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The Days of Caesar

Shane Willard

Page 8 of 9
Sometimes the best thing to do, when God shares something with you, is to keep it in your heart. Sometimes people can't handle it.

“...and the shepherds returned, glorifying and praising God for all the things they had heard and seen.” - because they were living in the days of Caesar Augustus.

Caesar Augustus versus Jesus Christ:

Caesar Augustus ruled with violence; Jesus Christ ruled with peace.

Caesar Augustus ruled by ruling and oppression; Jesus Christ ruled by serving.

Caesar Augustus said my way of life says: you gain authority by oppression; Jesus said, My way of life is: you gain authority through generosity.

If someone asks you to go one mile, go two; you'll be in charge. If someone slaps you on your right cheek, turn the other cheek; you'll be in charge. That authority is never through oppression, but through generosity and serving.

Caesar Augustus was all about government care: who's going to take care of the poor? The government will - it's the start of socialism. Jesus Christ said: no, we need to have community care, where we all meet the needs of other people together.

The biggest difference between Augustus Caesar and Jesus is: one is dead; and one lives.

I don't have to tell you, history tells us, that the Jews and the Romans came together, and they killed Jesus. They thought that by killing Him, they could ruin His way of life.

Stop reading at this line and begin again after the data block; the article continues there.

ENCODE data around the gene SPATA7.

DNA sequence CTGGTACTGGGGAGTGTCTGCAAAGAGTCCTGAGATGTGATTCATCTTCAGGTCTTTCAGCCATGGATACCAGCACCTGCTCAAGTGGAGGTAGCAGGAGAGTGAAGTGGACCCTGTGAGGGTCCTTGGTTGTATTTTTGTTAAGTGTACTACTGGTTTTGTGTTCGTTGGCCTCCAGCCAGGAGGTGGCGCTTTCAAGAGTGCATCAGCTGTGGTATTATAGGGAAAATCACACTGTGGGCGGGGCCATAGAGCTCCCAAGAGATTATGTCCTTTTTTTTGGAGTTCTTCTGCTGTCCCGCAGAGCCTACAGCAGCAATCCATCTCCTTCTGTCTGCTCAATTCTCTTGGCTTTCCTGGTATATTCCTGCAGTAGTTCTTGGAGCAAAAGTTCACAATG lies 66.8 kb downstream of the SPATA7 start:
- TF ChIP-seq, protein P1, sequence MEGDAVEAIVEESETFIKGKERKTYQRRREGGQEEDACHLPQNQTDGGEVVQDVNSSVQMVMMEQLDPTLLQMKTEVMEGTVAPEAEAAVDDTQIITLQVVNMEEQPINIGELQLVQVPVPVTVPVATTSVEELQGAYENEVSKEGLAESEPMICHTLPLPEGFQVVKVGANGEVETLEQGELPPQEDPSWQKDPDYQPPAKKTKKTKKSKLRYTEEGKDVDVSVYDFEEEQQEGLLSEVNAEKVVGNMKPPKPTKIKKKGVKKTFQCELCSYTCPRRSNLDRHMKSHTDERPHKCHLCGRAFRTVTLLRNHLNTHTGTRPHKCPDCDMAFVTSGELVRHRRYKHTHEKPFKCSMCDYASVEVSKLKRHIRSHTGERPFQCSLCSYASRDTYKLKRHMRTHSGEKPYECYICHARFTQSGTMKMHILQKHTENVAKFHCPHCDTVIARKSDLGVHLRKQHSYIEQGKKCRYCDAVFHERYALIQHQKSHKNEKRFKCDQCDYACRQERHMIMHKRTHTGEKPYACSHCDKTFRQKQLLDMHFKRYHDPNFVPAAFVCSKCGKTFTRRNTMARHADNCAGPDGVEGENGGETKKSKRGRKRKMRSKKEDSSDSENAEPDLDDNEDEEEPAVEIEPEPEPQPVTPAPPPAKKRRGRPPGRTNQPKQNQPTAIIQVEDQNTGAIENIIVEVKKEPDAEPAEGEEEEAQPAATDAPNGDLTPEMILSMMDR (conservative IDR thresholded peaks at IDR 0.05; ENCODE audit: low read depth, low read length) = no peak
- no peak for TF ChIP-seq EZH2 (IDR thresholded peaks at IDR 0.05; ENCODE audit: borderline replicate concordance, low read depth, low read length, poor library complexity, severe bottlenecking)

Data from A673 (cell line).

I can imagine the conversation between Jesus and Satan in hell. He'd be like: man, you thought that you could end My way of life by killing Me, but let Me tell you what I'm going to do:

I'm not going to get even at anybody who wronged Me - I'm going to forgive them all. I'm going to actually cook breakfast on the beach for the very people who abandon Me, in four days time. Four days later, Jesus is cooking breakfast on the beach, for the very people who disowned Him at His time of need - and He didn't even bring the sin up.

He just said: do you love Me today? They said: yes. He said: let's go!

What does this mean for us? It means that Jesus is Lord - and He gets the last word; Caesar doesn't get the last word, Jesus does.

Who is the Caesar in your life? What's ruling your life, other than God? What's causing you to feel driven by something else? What represents the entity in your life that takes you down the road you don't want to go to - the road of sadness, and shame, and guilt?

The message of Luke 2 is this: there's a new Lord in town - and He's the real one. He's going to live - the other's going to die. Jesus gets the last word, not Caesar.

Anger doesn't get the last word - God does. Lies in your head don't get the last word - God does. Unforgiveness doesn't get the last word - God does. Feeling disheartened doesn't get the last word - God does. When you're doing all you can do, and it still doesn't work - God still gets the last word. Greed doesn't get the last word - God does. Failure can't have the last word - God does. Rejection can't have the last word - God does.

Is Jesus the Lord of your life; or is the oppressor? Where have we settled for the oppressor, instead of the lordship of Jesus Christ? The oppressor rationalises sin, and keeps us in bondage. The oppressor tells us you can't do what's right. The oppressor tells us that your feelings rule you; just don't do anything you don't feel like doing - your feelings rule you. The oppressor tells you that you're in bondage to your emotions now. The oppressor tells you that you're the most important person in your universe.

That's what the oppressor says - but that doesn't get the last word. There's a real Lord, and He's come to town - His name is Jesus Christ; and we are called to reveal Him to the world, and not the Caesar; we're called to be a group of people who reveal the lordship of Jesus Christ, not the lordship of our slave-driver.

So let me just end this with a couple of application questions:

1) What's oppressing you?

2) Is Jesus Lord, or is the oppressor lord?